There you see the Iceland of today – the victim of an economic 9/11 and one of the very few places in the world where the words "financial meltdown" can be used without fear of exaggeration.

The second was a long article by Michael Lewis, essentially a 20th anniversary coda for his great book on Wall Street finance, Liar’s Poker. (Warning: frequent profanity.) The story he tells is complicated and obscure—I’ve read a lot about modern finance and still couldn’t follow some parts of it—but it is by far the clearest explanation I”ve seen of how Wall Street created the current crisis, and Lewis makes it painfully obvious that the entire system was built on fraud. If you really want to know how it happened, study this article until you understand the story that Lewis tells.

The funny thing, looking back on it, is how long it took for even someone who predicted the disaster to grasp its root causes. They were learning about this on the fly, shorting the bonds and then trying to figure out what they had done. Eisman knew subprime lenders could be scumbags. What he underestimated was the total unabashed complicity of the upper class of American capitalism. For instance, he knew that the big Wall Street investment banks took huge piles of loans that in and of themselves might be rated BBB, threw them into a trust, carved the trust into tranches, and wound up with 60 percent of the new total being rated AAA.

But he couldn’t figure out exactly how the rating agencies justified turning BBB loans into AAA-rated bonds. “I didn’t understand how they were turning all this garbage into gold,” he says. He brought some of the bond people from Goldman Sachs, Lehman Brothers, and UBS over for a visit. “We always asked the same question,” says Eisman. “Where are the rating agencies in all of this? And I’d always get the same reaction. It was a smirk.” He called Standard & Poor’s and asked what would happen to default rates if real estate prices fell. The man at S&P couldn’t say; its model for home prices had no ability to accept a negative number. “They were just assuming home prices would keep going up,” Eisman says.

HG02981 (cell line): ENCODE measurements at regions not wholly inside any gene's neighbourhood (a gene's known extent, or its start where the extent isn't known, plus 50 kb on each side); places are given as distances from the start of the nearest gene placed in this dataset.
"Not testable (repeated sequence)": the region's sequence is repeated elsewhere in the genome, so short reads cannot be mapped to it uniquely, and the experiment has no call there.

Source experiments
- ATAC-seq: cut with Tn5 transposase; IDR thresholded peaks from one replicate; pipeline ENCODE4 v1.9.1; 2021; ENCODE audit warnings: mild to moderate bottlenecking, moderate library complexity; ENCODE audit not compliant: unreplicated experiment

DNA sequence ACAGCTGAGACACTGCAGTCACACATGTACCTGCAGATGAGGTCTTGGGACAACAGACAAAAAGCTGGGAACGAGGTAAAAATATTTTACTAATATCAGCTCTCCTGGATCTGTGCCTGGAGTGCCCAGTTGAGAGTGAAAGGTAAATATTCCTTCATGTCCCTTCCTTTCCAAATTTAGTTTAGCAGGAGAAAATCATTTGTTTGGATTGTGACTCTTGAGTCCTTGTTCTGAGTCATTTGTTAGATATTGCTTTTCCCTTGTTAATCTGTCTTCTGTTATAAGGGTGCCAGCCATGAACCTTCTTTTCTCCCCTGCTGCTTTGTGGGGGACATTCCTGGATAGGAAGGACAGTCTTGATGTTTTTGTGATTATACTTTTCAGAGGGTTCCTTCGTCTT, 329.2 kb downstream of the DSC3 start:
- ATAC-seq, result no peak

The following passage, where Eisman finally figures out the game, is critical but difficult to understand. Still, even without understanding how the financial sleight-of-hand plays out, the cynicism and immorality of the players is palpable.

His dinner companion in Las Vegas ran a fund of about $15 billion and managed C.D.O.’s backed by the BBB tranche of a mortgage bond, or as Eisman puts it, “the equivalent of three levels of dog s— lower than the original bonds.”

FrontPoint had spent a lot of time digging around in the dog s— and knew that the default rates were already sufficient to wipe out this guy’s entire portfolio. “God, you must be having a hard time,” Eisman told his dinner companion.

“No,” the guy said, “I’ve sold everything out.”

After taking a fee, he passed them on to other investors. His job was to be the C.D.O. “expert,” but he actually didn’t spend any time at all thinking about what was in the C.D.O.’s. “He managed the C.D.O.’s,” says Eisman, “but managed what? I was just appalled. People would pay up to have someone manage their C.D.O.’s—as if this moron was helping you. I thought, You p—-, you don’t give a f— about the investors in this thing.”

Whatever rising anger Eisman felt was offset by the man’s genial disposition. Not only did he not mind that Eisman took a dim view of his C.D.O.’s; he saw it as a basis for friendship. “Then he said something that blew my mind,” Eisman tells me. “He says, ‘I love guys like you who short my market. Without you, I don’t have anything to buy.’ ”

That’s when Eisman finally got it. Here he’d been making these side bets with Goldman Sachs and Deutsche Bank on the fate of the BBB tranche without fully understanding why those firms were so eager to make the bets. Now he saw. There weren’t enough Americans with [bad] credit taking out loans to satisfy investors’ appetite for the end product. The firms used Eisman’s bet to synthesize more of them.

Here, then, was the difference between fantasy finance and fantasy football: When a fantasy player drafts Peyton Manning, he doesn’t create a second Peyton Manning to inflate the league’s stats. But when Eisman bought a credit-default swap, he enabled Deutsche Bank to create another bond identical in every respect but one to the original. The only difference was that there was no actual homebuyer or borrower. The only assets backing the bonds were the side bets Eisman and others made with firms like Goldman Sachs.

Eisman, in effect, was paying to Goldman the interest on a subprime mortgage. In fact, there was no mortgage at all. “They weren’t satisfied getting lots of unqualified borrowers to borrow money to buy a house they couldn’t afford,” Eisman says. “They were creating them out of whole cloth. One hundred times over! That’s why the losses are so much greater than the loans. But that’s when I realized they needed us to keep the machine running. I was like, This is allowed?”

I think that anyone who champions the laissez-faire idea that private vices can result in public benefits needs to explain what went wrong in Iceland and on Wall Street—that is, how is it that the free market didn’t work its magic on the unfettered greed and immorality of these few people to transform their evil deeds into a good result.